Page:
Long-term unemployment is a continuing crisis for both men and women, and their families. However, women’s typically lower earnings when they are employed and their far greater likelihood of being single parents makes them and their children more economically vulnerable when both income from work and modest unemployment insurance benefits are lost. For that reason, this issue brief highlights long-term unemployment trends among women and the impact of parents’ long-term unemployment on children.
- About 4 in 10 unemployed adult women and men (20 and older) have been seeking work for more than 6 months.
- The average duration of unemployment for adult women and men is about 9 months— and state unemployment benefits typically last no more than six months.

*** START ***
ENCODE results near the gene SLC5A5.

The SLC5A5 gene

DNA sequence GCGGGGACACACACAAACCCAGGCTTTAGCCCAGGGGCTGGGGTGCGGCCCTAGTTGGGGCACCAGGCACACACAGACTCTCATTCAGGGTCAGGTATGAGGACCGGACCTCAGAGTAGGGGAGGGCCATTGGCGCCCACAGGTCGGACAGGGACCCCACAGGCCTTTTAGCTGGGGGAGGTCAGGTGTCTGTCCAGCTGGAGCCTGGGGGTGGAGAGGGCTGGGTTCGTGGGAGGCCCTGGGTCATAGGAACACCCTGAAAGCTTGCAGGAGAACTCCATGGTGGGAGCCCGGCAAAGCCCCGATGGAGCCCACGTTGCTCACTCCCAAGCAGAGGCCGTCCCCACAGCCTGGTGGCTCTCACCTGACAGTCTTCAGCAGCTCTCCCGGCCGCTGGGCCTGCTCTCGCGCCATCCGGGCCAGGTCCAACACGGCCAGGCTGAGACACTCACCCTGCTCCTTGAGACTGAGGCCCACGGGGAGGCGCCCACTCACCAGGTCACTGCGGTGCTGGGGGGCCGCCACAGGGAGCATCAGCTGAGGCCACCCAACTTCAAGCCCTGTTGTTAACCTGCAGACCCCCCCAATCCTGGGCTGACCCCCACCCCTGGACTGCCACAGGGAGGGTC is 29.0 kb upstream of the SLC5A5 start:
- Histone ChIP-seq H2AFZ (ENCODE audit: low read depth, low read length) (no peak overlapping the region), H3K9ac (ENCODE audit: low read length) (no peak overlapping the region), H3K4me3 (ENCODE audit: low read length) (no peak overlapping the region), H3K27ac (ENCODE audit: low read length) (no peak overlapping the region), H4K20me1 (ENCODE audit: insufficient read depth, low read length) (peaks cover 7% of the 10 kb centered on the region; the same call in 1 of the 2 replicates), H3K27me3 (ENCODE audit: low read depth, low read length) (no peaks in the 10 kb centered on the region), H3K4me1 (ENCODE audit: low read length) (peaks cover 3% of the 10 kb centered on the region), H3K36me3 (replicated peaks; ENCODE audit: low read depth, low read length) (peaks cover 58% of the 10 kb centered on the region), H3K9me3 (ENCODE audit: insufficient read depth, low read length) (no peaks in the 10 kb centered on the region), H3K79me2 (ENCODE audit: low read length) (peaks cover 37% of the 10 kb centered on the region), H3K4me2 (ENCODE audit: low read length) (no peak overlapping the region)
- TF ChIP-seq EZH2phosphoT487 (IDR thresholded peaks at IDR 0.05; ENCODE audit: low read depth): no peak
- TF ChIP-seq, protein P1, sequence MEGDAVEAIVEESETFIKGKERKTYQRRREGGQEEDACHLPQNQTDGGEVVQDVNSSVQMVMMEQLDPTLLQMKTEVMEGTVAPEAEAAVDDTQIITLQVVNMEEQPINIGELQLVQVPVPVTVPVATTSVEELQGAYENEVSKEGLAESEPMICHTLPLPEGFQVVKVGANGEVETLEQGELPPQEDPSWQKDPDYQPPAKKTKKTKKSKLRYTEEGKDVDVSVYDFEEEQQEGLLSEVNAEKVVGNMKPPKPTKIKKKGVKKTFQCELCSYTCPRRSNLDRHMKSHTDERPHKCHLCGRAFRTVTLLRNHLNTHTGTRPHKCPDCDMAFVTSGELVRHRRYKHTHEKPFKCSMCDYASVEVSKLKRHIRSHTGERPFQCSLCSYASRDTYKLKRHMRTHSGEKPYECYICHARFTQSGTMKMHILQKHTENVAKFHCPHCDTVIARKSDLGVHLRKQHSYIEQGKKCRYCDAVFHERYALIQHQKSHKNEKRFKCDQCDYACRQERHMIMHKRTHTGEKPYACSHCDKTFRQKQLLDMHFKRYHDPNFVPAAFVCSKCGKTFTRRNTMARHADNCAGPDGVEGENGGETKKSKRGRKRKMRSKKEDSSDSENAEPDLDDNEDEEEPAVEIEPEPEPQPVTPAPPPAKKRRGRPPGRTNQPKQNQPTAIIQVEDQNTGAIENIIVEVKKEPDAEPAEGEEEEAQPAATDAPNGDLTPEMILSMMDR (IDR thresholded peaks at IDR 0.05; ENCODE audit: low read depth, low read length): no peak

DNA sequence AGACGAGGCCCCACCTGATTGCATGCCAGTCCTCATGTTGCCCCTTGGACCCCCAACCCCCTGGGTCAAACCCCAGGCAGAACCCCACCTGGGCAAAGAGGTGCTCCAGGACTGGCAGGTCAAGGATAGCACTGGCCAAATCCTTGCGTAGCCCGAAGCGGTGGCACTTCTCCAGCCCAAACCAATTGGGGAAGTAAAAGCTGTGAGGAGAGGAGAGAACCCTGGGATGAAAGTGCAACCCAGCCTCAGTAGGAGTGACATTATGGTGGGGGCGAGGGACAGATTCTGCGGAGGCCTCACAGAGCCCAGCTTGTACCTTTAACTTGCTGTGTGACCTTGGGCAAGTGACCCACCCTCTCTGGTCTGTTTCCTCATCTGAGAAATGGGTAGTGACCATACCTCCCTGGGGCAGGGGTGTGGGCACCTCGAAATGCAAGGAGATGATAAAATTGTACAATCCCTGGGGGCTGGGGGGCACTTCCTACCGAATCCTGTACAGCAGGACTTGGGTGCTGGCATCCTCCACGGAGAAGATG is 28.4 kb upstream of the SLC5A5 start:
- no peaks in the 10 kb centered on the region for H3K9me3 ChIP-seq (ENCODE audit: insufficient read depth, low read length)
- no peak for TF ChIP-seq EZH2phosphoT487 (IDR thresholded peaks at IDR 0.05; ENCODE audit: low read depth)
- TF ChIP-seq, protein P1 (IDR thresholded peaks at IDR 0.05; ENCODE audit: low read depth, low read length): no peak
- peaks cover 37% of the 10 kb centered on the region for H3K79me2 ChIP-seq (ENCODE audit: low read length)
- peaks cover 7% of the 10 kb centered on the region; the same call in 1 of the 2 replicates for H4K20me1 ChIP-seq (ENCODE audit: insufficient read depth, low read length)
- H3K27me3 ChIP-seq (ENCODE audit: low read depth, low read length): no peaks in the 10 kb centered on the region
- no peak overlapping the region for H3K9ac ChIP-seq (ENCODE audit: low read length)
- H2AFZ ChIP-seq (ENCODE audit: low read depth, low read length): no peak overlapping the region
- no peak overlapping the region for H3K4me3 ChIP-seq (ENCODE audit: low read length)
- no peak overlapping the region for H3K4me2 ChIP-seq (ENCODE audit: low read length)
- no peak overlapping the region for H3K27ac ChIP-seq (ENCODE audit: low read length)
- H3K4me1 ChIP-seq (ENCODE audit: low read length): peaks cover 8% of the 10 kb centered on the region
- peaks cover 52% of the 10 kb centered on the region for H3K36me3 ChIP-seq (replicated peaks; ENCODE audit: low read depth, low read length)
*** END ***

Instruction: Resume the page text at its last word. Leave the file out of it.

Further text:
- Women 55 and older experience the highest rates of long-term unemployment and longest spells of unemployment, among women by age.
- Asian-American and African-American women experience the highest rates of long-term unemployment and longest spells of unemployment, among women by race and ethnicity.
- 2.3 million children lived with a parent who had been seeking work for 6 months or more in an average month in 2013.
- The long-term unemployment rate among unemployed single parents was 55 percent, substantially higher than for unemployed married parents—44 percent.
- More than 1 in 3 families with a parent unemployed long-term were poor.
- Nearly 1.75 million people—including 446,000 children, 655,000 women, and 642,000 men— were lifted out of poverty in 2012 by unemployment insurance benefits, due in large part to federal emergency unemploment compensation.
Chosen excerpts by Job Market Monitor. Read the whole story at
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